- November 6, 2009
- Posted by: Art Berman
- Category: The Petroleum Truth Report
When I got up this morning, I decided not to pack my usual snack lunch–I thought that it would be my last day. I was right–I was fired.
On Oct 22, I received two emails forwarded to me via the World Oil Circulation Department. They were from DS and KR at two Houston oil and gas companies, and they both said that they were canceling their free subscriptions due to Art Berman’s columns on shale plays. DS went further by faxing and then phoning to the president his feelings about Art Berman.
Let me be clear: The decision to pull Art’s column was due to pressure from these two companies.
The next day, the president stopped by to tell me that we had to stop Art from writing about shale plays.
I said, “I’m surprised that there haven’t been at least a dozen complaints. I’ve seen worse on other topics.”
It was no use arguing. Ironically, I had already decided that Art should take a break from the shale plays for a while anyway, just because he was running out of new things to say, having written 8 (I’m guessing) columns on that one subject.
It was the 23rd of October and we usually have all of the columns in by the 15th of the month, but we have been so understaffed–just myself and 1.5 other people (we share one)–that we are now often late. So I called Art to see where he was at on his column. I quickly realized that Art’s mind, and some of the work, were already committed. He felt that he owed it to his readers to comment on some of the recent rebuttals to his positioins on shale plays, so I decided that we’d go ahead and print what he had for the November issue.
Again ironically, Art agreed that going forward he was going to take a break from the shale topic, mostly because as he put it, “I’m not sure what more I can say.”
Immediately after I hung up the phone with Art, the Publisher walked in, slapped down a fax from DS, and said, “We’ve got to stop Art from writing about these shale plays, we’re getting too many complaints!”
I replied that I was aware of the complaints and said that the president was just in to discuss it, but that it was too late in the cycle to stop the November column but, in December, we would take “a little break.” He said “Fine.”
Normally, the magazine would be going out the door by then, but insufficient staff in both Editorial and Production departments caused further unforeseen delays. On Nov. 2, the magazine had been shipped, the “bluelines” were back (proof sheets), and they were about to go to press; we were minutes from being done done, when the Publisher walked in and said we had to pull Art’s column.
I said, “I can’t, I won’t; it’s finished, plus, we agreed that we’d leave November alone.”
He said that it wasn’t his decision, and that I was welcome to talk it over with the President, which I did. That conversation went nowhere. In his mind, there had been too many complaints (2), including 2 phone calls, and the column had to be pulled.
After three protests, including the fact that it would delay printing, I finally said, “This is a really bad decision, the best thing that you could do is nothing; there is no compelling reason to pull this; just let it go to press; the idea that we can please all of the people all of the time is impossible, unless we are careful to say nothing, print pabulum.”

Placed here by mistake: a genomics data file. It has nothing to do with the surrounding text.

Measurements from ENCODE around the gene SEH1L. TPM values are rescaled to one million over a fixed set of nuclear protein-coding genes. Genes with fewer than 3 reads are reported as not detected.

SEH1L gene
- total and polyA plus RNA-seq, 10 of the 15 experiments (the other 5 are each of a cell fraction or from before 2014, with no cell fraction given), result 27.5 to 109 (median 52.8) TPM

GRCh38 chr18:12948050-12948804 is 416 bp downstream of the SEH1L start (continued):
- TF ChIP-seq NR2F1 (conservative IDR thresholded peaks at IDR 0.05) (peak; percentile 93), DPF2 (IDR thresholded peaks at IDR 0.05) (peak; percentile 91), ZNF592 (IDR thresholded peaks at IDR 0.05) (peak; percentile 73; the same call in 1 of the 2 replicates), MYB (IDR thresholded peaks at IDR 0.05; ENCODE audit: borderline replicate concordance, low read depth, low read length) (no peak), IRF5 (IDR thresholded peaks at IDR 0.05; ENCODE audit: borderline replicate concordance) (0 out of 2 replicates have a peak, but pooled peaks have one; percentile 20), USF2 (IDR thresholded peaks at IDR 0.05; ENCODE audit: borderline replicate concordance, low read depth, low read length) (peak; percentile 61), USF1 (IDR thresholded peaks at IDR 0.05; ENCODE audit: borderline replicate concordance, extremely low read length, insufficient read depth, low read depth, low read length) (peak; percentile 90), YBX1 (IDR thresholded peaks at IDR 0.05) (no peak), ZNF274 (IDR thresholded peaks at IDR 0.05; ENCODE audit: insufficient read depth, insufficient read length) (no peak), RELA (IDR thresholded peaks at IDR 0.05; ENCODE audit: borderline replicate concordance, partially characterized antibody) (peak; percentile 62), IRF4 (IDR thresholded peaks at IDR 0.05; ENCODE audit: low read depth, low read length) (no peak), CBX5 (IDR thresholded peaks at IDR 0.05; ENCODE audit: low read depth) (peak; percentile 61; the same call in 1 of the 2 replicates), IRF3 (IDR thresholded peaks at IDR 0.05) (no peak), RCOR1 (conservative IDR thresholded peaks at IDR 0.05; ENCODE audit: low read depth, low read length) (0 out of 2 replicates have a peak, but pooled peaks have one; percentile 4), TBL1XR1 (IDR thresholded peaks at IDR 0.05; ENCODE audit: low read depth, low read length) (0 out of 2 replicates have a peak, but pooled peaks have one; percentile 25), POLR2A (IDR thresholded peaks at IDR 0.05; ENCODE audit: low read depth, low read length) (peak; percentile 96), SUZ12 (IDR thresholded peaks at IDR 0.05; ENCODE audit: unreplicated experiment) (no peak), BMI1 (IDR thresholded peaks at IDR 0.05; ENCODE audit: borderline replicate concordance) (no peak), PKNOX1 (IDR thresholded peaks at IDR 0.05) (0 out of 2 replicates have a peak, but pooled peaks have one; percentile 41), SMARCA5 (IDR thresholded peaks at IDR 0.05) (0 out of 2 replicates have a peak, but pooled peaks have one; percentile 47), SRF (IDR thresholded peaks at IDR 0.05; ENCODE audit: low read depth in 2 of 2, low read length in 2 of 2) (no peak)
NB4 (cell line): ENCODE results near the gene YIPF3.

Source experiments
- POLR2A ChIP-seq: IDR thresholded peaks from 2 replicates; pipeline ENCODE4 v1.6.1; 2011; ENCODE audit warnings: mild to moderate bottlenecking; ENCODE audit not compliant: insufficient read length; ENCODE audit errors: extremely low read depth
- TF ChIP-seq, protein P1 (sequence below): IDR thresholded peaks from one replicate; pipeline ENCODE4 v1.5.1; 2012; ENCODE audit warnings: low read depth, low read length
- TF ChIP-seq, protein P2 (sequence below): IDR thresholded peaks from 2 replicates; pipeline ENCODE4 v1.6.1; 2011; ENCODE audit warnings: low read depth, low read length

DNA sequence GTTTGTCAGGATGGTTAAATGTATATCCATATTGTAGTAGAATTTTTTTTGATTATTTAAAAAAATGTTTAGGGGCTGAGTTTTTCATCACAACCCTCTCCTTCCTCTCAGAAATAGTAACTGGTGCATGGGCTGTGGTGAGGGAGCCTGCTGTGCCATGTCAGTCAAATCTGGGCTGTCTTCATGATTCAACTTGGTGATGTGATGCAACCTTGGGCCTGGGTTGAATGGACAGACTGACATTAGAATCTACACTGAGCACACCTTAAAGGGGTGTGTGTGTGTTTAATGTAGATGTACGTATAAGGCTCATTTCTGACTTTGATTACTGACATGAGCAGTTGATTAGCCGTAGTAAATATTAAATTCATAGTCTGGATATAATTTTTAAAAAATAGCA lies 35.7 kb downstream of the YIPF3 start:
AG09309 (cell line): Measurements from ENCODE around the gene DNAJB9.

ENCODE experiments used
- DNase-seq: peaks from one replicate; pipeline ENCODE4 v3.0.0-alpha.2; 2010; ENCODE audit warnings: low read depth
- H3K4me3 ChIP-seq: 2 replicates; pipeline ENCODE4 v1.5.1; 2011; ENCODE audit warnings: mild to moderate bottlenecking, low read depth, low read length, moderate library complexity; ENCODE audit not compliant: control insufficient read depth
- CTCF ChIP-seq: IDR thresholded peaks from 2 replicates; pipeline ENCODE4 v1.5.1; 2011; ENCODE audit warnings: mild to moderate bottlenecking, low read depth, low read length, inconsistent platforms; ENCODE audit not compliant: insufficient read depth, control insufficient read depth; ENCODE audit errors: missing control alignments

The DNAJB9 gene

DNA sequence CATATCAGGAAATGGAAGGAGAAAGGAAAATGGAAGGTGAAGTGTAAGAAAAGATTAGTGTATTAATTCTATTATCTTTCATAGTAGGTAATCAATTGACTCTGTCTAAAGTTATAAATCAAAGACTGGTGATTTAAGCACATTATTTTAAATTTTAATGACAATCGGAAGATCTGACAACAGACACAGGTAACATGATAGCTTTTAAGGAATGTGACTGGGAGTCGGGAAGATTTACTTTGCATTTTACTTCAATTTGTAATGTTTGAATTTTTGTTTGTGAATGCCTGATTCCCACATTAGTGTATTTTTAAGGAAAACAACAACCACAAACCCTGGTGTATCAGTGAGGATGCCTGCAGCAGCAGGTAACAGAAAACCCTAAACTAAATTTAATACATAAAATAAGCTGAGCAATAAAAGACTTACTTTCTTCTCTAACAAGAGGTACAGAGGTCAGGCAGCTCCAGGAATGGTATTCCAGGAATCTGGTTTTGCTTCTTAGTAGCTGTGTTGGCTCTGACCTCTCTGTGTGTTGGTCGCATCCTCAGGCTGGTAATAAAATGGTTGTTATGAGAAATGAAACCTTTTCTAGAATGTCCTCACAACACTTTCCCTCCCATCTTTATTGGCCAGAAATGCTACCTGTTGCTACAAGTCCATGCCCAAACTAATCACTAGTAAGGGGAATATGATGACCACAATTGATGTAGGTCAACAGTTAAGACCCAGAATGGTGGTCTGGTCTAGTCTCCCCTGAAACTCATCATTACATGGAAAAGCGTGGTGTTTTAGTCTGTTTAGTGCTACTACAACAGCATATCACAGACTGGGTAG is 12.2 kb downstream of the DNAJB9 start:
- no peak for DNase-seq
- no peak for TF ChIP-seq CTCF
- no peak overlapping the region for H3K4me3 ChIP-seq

Obviously, I lost that battle. The last thing that I wanted to do Monday night (along with the Production Department person) was to write a quick column to replace Art’s in two and-a-half hours; it was a step down in quality from his, and betrayed an incredibly thin skin on the part of World Oil management. I certainly would never have pulled it. A spineless Editor isn’t an Editor at all.
It’s important to know that Art left voluntarily. The decision was his alone. In my opinion, he was pissed. But then, if I worked my ass off on a good column, asked my friends for their counsel, opinion, and proofing, had the editor question a graph and ended up changing it, and then had it pulled and just set aside for the crummiest of reasons… well, I’d be pissed off too. If Art had stayed, he would have been under a magnifying glass. It’s like breaking a pencil in half and then trying to put it back together.
I got through the night, emailed/talked to Art, and took two days of vacation. A minor brouhaha ensued on this blog and elsewhere and, when I returned, I was fired. I wasn’t told why. Neither was I surprised.
In my 11 years at World Oil, I tried to take the “trade” out of “trade journal.” The current management is trying to put it back in. Increasingly, decisions are being made for the sake of advertising. Unfortunately, the last vestige of “the separation of church and state,” meaning, between corporate and editorial, is gone. The marketing folks have won. Dilettantes’ meddling in day-to-day operations is now the norm.
I dare say that the last President, RM, who was summarily fired in April without explanation (so that’s how he felt!), would have handled the situation much more deftly. (By the way, when you fire a president, aren’t you supposed to trade up? I’d bet that not one employee feels that that is the case). But RM was old school (probably why he was fired). And so am I. My field experience and physics background will probably make me the last editor of World Oil with a technical background; part of a line of technically qualified Editors going back decades.